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Hoffmann, R. A wiki for the life sciences where authorship matters. Nature Genetics (2008)

Phytochrome assembly. The structure and biological activity of 2(R),3(E)-phytochromobilin derived from phycobiliproteins.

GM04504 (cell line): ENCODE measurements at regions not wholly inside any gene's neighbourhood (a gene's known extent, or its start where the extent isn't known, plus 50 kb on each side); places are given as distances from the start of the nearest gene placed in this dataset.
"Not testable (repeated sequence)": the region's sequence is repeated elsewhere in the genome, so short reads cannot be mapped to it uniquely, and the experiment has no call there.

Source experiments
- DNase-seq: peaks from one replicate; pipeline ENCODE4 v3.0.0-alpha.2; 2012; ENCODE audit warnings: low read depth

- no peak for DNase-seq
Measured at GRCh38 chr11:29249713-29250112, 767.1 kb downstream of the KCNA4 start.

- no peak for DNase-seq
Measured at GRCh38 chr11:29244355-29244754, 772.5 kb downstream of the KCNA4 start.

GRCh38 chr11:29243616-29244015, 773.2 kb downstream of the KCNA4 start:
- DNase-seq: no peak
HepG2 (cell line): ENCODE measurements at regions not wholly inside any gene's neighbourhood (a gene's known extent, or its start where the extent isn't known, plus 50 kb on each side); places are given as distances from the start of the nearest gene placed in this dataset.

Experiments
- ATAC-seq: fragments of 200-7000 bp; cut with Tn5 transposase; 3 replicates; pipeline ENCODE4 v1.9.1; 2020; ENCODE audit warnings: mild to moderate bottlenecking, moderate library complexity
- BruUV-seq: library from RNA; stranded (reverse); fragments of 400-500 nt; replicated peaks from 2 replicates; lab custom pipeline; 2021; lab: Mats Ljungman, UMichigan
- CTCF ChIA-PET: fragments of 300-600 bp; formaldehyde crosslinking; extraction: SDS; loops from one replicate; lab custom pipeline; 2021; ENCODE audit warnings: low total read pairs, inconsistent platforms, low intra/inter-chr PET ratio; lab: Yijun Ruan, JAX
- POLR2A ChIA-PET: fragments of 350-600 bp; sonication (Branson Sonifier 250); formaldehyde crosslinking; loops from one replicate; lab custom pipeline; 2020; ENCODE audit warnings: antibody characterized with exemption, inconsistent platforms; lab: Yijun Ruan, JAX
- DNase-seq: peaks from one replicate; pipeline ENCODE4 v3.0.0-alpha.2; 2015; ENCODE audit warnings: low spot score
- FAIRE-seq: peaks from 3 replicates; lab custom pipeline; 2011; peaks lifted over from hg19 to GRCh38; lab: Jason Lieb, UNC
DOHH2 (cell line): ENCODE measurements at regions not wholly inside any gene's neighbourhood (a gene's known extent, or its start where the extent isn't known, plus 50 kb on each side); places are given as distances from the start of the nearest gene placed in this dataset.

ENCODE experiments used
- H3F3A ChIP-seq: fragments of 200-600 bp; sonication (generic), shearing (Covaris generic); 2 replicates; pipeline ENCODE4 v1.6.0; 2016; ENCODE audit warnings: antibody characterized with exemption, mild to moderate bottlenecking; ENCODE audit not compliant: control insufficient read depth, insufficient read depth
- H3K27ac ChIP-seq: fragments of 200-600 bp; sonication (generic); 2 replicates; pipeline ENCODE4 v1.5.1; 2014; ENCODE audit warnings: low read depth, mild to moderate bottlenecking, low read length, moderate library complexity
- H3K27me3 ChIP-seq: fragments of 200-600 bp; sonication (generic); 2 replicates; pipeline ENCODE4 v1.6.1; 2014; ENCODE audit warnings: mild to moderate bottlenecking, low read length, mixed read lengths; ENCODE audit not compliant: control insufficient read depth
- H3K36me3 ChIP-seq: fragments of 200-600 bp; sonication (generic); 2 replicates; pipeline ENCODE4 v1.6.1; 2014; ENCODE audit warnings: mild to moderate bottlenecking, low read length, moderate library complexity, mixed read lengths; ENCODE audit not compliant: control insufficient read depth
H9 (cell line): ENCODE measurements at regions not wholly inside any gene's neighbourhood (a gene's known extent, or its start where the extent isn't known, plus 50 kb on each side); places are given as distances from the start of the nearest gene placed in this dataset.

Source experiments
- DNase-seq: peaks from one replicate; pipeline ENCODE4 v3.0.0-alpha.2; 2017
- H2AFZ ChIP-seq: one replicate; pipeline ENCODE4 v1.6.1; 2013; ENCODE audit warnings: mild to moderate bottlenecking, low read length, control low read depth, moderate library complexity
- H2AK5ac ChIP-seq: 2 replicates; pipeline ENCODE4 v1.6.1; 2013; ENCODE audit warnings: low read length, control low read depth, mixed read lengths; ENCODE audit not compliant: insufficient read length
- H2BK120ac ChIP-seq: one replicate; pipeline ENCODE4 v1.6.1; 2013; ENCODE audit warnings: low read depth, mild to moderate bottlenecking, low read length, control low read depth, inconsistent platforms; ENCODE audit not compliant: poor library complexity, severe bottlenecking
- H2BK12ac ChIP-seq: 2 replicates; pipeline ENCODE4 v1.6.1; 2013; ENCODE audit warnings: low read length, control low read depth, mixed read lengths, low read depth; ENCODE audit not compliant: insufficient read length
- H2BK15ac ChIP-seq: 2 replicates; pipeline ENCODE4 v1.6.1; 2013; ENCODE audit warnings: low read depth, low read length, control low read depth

The unicellular rhodophyte, Porphyridium cruentum, and the filamentous cyanobacterium, Calothrix sp. PCC 7601, contain phycobiliproteins that have covalently bound phycobilin chromophores. Overnight incubation of solvent-extracted cells at 40 degrees C with methanol liberates free phycobilins that are derived from the protein-bound bilins by methanolytic cleavage of the thioether linkages between bilin and apoprotein. Two of the free bilins were identified as 3(E)-phycocyanobilin and 3(E)-phycoerythrombilin by comparative spectrophotometry and high pressure liquid chromatography. Methanolysis also yields a third bilin free acid whose absorption and 1H NMR spectra support the assignment of the 3(E)-phytochromobilin structure. This novel bilin is the major pigment isolated from cells that are pre-extracted with acetone-containing solvents. Since phytochrome- or phytochromobilin-containing proteins are not present in either organism, the 3(E)-phytochromobilin must arise by oxidation of phycobilin chromophores. This pigment is not obtained by similar treatment of a cyanobacterium and a rhodophyte that lack phycoerythrin. Therefore, 3(E)-phytochromobilin appears to be derived from phycoerythrobilin-containing proteins. Comparative CD spectroscopy of 3(E)-phytochrombilin and 3(E)-phycocyanobilin suggests that the two bilins share the R stereochemistry at the 2-position in the reduced pyrrole ring. Incubation of 2(R),3(E)-phytochromobilin with recombinant oat apophytochrome yields a covalent bilin adduct that is photoactive and spectrally indistinguishable from native oat phytochrome isolated from etiolated seedlings. These results establish that the phycobiliprotein-derived 2(R),3(E)-phytochromobilin is a biologically active phytochrome chromophore precursor.[1]


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